Further reading: Want more information about aid reform? I suggest checking out the following blogs.

And for just a relentless mocking of the current system, there’s always HRI.


Check out the full series:


    1. Kartik Akileswaran October 31, 2010 at 11:49 pm


      This is really a fantastic series, and I find myself nodding a lot when I read these posts.

      Couple of things:

      1) One thing that I don’t think gets enough thought by would-be NGO founders is the impact that starting a new NGO has on the larger ecosystem of already existing organizations working in development. Seems like fundraising, perceptions of NGO effectiveness, etc. could be negatively impacted by newly formed NGOs (in my mind, this relates a bit to Ramalingam’s stuff on complex systems). If done well, a bit more centralization (or harmonization?) does have its benefits.

      2) I wonder if the proliferation of small NGOs relates to a problem-centric versus institution-based view of development (a la Pritchett). If we’re trying to solve specific problems (e.g. increase school attendance), forming an NGO to address this need may turn out to be somewhat effective (at least in the short term, though that result is contingent on a bunch of things). But if we’re trying to build systems/institutions that permit communities and countries to solve these problems internally, then maybe we don’t want thousands of small NGOs operating in the same space.


    2. Kartik, great comments. Thanks for chiming in. I think #1 is especially interesting. It seems like we often equivocate on this issue: sometimes we want more collaboration between efforts, sometimes we want more competition so the best organizations rise to the top. I don’t know of a clear articulation of how to balance these two principles.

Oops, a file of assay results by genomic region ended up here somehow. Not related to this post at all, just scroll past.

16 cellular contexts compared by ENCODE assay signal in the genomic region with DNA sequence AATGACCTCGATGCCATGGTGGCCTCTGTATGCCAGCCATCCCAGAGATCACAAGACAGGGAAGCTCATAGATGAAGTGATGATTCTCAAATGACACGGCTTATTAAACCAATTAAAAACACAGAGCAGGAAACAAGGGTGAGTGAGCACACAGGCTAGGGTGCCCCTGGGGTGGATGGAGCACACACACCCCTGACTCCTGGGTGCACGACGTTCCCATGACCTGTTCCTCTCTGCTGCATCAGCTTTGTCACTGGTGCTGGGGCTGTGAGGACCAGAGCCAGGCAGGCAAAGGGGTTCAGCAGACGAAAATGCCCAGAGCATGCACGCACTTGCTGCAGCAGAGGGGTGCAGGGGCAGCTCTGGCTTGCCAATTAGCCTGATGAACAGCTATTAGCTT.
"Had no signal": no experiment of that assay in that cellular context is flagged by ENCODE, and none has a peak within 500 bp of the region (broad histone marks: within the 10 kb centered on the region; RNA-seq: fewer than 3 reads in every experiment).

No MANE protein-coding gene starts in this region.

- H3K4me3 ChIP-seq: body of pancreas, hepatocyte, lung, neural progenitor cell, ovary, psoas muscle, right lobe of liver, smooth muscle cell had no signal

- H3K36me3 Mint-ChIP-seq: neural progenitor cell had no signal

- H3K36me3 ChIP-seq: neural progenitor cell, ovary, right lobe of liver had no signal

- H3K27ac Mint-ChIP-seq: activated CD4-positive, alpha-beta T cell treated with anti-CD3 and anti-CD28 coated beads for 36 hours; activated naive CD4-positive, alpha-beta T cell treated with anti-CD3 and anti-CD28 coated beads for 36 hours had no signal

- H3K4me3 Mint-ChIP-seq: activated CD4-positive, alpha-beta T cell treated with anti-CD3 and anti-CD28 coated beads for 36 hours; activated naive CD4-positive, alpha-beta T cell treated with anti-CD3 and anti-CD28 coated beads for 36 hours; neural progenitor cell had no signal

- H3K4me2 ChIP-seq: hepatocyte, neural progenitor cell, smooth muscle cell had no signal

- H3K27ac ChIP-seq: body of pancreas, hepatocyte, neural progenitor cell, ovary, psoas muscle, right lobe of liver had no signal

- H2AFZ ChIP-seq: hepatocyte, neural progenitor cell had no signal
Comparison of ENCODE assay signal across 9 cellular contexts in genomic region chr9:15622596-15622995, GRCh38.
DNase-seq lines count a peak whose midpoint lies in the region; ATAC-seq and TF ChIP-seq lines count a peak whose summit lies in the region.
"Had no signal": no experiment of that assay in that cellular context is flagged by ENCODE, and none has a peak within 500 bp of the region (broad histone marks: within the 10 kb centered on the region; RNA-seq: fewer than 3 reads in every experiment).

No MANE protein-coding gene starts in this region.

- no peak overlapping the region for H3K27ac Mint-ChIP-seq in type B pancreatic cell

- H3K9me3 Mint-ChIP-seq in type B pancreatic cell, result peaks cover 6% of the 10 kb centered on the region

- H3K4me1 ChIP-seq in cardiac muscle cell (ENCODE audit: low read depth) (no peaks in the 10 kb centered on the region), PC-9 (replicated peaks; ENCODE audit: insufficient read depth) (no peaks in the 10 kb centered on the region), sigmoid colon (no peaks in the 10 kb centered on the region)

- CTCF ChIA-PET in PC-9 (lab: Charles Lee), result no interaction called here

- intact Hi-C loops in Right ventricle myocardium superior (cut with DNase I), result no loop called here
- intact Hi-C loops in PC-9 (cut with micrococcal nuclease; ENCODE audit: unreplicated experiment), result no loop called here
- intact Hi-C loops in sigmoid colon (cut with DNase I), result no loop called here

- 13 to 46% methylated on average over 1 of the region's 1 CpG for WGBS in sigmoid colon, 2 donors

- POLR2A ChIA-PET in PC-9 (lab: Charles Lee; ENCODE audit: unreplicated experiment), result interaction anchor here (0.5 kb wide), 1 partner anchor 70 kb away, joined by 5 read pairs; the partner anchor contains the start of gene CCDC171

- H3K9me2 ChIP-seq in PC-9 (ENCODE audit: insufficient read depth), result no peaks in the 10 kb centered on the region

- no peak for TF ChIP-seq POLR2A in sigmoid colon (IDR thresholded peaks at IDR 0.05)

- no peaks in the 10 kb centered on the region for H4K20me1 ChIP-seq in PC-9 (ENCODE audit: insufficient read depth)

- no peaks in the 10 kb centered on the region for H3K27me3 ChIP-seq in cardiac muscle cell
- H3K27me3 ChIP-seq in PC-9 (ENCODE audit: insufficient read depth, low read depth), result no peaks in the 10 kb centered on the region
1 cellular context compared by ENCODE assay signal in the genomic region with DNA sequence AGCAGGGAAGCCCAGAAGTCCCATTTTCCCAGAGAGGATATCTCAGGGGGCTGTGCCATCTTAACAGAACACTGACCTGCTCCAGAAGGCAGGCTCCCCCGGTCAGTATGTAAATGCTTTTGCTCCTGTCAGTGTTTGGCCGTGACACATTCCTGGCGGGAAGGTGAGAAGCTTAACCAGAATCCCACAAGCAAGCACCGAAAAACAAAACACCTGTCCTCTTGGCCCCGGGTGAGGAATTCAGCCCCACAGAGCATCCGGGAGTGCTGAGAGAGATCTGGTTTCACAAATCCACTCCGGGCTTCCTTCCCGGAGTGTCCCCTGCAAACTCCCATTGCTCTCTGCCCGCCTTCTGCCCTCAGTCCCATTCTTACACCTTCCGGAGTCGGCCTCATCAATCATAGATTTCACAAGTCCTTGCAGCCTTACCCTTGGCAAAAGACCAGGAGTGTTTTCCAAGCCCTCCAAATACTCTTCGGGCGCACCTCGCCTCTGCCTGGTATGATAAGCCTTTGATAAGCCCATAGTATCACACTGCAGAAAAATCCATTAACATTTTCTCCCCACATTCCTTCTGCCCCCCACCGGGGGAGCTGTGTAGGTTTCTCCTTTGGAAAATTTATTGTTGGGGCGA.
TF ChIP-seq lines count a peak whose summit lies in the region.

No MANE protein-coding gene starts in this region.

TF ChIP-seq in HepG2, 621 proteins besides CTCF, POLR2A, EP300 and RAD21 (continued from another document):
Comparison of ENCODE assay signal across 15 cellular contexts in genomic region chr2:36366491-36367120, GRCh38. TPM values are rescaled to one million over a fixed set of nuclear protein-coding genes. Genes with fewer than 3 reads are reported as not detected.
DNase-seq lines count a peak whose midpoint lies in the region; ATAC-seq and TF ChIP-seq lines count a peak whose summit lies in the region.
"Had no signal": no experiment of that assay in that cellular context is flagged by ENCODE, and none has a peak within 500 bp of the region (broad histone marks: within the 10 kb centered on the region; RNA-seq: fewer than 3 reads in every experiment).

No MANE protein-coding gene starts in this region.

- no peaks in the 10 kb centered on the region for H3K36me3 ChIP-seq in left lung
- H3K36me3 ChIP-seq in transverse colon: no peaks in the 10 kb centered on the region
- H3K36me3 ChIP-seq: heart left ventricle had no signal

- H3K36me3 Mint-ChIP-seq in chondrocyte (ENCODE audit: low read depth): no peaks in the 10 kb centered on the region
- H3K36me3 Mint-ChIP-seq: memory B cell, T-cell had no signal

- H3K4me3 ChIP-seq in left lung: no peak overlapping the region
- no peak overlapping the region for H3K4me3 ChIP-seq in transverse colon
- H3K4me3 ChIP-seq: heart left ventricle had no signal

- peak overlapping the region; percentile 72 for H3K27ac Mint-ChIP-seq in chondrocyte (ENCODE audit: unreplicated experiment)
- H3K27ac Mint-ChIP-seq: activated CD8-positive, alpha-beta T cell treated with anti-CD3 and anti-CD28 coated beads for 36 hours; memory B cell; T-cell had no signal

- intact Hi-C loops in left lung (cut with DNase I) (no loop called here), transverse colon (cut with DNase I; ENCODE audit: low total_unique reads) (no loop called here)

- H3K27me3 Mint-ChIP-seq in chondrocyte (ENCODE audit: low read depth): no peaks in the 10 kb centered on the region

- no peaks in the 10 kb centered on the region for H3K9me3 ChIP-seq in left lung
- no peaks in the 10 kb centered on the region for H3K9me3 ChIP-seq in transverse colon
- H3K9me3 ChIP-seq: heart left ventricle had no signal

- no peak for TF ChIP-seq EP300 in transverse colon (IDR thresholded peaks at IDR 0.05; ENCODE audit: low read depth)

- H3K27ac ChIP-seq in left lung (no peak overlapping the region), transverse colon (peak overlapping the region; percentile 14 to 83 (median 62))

3. […] Up #1, #2, #3, #4 (#5 to come) @ Find What Works by Dave Algoso – his responses to comments he received on […]


    4. […] Part 3: Improving the development industry. (Or: Don’t the professionals screw things up too?) […]


    5. […] “informal” movements, could be the true revolution in the international development sector. As Dave Algoso writes, “After all, the ultimate DIY efforts are grassroots initiatives by poor people in their own […]


    6. […] “informal” movements, could be the true revolution in the international development sector. As Dave Algoso writes, “After all, the ultimate DIY efforts are grassroots initiatives by poor people in their own […]


    7. […] often “informal” local initiatives, could be the true revolution in international aid. As Dave Algoso writes, “After all, the ultimate DIY efforts are grassroots initiatives by poor people in their own […]